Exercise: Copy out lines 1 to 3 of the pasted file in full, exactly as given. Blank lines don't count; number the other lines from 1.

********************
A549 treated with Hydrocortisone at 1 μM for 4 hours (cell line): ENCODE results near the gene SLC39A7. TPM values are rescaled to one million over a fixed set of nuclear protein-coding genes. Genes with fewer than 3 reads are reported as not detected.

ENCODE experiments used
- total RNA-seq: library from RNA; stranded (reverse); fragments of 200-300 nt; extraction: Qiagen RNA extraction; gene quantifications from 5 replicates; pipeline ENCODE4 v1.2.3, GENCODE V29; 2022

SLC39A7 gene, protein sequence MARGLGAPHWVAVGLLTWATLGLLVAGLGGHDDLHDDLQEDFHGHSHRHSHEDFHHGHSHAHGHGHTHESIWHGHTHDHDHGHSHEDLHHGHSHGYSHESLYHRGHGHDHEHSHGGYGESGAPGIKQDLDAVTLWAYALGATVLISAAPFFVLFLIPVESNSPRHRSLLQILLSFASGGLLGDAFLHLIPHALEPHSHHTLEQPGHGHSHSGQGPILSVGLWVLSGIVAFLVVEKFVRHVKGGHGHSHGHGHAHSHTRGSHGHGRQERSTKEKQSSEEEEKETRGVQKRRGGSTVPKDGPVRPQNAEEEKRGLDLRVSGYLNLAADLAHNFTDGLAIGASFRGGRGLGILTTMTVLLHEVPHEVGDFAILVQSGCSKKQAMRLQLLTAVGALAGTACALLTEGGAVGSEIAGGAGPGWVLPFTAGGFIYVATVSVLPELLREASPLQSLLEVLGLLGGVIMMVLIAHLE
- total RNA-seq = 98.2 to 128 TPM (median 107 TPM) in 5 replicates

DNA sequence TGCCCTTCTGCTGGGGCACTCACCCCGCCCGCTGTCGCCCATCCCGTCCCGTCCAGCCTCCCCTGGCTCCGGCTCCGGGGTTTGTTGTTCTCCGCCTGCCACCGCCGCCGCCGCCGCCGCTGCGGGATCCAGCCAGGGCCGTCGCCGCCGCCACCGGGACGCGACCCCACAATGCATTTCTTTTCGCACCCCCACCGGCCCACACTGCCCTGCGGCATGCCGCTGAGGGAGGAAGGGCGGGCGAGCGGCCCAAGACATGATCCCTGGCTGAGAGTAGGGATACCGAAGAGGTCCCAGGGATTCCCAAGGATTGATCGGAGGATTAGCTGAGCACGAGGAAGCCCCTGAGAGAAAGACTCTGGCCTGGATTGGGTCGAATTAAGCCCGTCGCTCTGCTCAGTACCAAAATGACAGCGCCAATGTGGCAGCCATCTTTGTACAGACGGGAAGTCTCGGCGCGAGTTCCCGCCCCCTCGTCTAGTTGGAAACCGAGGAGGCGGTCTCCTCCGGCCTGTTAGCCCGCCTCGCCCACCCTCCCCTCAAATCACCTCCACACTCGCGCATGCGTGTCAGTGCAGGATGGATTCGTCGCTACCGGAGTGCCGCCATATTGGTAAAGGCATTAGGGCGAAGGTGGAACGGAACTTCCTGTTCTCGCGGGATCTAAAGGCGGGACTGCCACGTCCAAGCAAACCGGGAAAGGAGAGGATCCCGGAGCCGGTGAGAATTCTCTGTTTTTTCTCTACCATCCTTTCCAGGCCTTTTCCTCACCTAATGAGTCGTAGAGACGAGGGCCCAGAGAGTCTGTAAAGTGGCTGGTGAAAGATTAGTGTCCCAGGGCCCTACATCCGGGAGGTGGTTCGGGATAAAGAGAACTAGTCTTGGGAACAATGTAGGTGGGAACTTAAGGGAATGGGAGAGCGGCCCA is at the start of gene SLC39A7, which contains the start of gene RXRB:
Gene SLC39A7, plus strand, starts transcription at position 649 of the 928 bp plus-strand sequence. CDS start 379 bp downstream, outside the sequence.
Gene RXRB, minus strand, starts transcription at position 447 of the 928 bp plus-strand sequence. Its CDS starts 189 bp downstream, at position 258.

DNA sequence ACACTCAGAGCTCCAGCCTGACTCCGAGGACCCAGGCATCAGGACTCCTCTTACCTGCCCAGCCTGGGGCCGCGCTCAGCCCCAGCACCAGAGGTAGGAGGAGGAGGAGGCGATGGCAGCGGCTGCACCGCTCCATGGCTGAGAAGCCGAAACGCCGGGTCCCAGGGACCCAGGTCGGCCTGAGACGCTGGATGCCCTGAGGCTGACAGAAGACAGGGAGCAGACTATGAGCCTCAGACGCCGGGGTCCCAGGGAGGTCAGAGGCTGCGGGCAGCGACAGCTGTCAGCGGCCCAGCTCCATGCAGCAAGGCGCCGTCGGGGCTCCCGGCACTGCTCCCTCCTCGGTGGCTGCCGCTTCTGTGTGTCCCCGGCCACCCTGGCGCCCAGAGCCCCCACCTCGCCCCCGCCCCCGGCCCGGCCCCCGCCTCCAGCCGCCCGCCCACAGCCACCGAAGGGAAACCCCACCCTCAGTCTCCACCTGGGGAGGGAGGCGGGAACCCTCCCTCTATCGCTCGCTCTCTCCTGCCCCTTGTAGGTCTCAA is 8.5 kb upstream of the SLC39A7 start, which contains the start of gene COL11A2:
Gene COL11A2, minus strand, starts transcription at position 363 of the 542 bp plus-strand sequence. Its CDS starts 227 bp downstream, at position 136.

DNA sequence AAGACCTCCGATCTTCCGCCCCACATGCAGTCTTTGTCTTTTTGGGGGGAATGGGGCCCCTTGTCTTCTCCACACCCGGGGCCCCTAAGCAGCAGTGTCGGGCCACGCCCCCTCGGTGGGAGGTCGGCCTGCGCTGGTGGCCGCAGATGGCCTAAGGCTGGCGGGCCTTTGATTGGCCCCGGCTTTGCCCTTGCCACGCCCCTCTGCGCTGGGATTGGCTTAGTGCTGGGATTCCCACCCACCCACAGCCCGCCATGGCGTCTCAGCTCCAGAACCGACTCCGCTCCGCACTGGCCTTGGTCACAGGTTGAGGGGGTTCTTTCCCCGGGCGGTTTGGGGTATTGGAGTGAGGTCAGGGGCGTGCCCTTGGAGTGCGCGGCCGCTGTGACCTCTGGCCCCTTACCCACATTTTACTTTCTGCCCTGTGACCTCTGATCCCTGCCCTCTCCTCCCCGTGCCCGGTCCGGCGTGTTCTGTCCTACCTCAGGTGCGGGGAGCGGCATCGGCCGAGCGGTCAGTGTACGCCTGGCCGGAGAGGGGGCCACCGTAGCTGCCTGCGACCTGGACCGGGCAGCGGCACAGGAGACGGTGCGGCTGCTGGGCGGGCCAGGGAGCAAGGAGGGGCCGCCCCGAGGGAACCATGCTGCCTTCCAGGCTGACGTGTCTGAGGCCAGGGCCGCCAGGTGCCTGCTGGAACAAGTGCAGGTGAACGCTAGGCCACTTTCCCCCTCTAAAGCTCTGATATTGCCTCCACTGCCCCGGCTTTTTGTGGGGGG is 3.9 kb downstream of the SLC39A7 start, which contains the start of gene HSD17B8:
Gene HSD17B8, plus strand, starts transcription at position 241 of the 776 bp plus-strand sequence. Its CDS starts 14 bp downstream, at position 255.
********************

A549 treated with Hydrocortisone at 1 μM for 4 hours (cell line): ENCODE results near the gene SLC39A7. TPM values are rescaled to one million over a fixed set of nuclear protein-coding genes. Genes with fewer than 3 reads are reported as not detected.

ENCODE experiments used
- total RNA-seq: library from RNA; stranded (reverse); fragments of 200-300 nt; extraction: Qiagen RNA extraction; gene quantifications from 5 replicates; pipeline ENCODE4 v1.2.3, GENCODE V29; 2022